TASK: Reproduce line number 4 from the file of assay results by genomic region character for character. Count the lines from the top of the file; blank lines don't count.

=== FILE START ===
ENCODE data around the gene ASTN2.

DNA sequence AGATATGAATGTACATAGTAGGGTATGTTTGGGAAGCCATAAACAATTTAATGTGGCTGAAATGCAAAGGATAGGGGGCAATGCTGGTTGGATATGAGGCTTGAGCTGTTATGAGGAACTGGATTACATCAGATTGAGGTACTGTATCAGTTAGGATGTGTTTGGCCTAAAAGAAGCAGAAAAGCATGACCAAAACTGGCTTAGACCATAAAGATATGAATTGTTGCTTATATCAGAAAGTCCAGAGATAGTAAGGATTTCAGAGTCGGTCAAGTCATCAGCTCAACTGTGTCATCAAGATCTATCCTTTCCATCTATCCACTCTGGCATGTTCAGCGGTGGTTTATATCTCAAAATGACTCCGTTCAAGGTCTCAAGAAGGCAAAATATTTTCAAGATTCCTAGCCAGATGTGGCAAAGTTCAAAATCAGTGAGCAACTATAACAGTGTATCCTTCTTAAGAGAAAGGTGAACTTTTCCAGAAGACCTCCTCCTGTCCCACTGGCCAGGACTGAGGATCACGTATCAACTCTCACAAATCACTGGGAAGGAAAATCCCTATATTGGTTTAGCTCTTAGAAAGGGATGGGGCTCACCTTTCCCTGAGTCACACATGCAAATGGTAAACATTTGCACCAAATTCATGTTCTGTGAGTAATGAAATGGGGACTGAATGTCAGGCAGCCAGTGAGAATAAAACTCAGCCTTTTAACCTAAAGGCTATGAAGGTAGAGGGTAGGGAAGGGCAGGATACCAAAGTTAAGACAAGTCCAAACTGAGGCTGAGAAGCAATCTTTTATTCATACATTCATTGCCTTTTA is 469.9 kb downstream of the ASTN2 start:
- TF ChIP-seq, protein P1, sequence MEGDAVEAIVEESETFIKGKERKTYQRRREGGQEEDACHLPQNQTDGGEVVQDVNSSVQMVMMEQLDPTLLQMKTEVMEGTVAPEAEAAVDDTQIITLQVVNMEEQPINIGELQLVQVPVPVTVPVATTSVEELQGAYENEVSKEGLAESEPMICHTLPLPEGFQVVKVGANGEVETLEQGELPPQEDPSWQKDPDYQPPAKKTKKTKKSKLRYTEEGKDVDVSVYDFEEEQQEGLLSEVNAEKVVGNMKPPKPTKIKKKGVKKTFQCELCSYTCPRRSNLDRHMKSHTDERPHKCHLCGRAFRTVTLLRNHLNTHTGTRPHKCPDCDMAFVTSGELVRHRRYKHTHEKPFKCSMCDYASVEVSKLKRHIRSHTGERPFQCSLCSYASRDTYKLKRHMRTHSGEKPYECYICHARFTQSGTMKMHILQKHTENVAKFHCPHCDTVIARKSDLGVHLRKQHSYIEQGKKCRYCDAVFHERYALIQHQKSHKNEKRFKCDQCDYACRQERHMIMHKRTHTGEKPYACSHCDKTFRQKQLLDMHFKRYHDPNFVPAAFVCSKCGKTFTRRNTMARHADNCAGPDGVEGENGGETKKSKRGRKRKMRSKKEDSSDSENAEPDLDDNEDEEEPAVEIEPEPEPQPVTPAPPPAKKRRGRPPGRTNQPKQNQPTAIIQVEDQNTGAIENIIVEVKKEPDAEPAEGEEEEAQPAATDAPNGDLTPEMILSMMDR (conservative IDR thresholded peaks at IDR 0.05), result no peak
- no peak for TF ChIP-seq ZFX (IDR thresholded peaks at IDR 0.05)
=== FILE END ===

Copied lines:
- no peak for TF ChIP-seq ZFX (IDR thresholded peaks at IDR 0.05)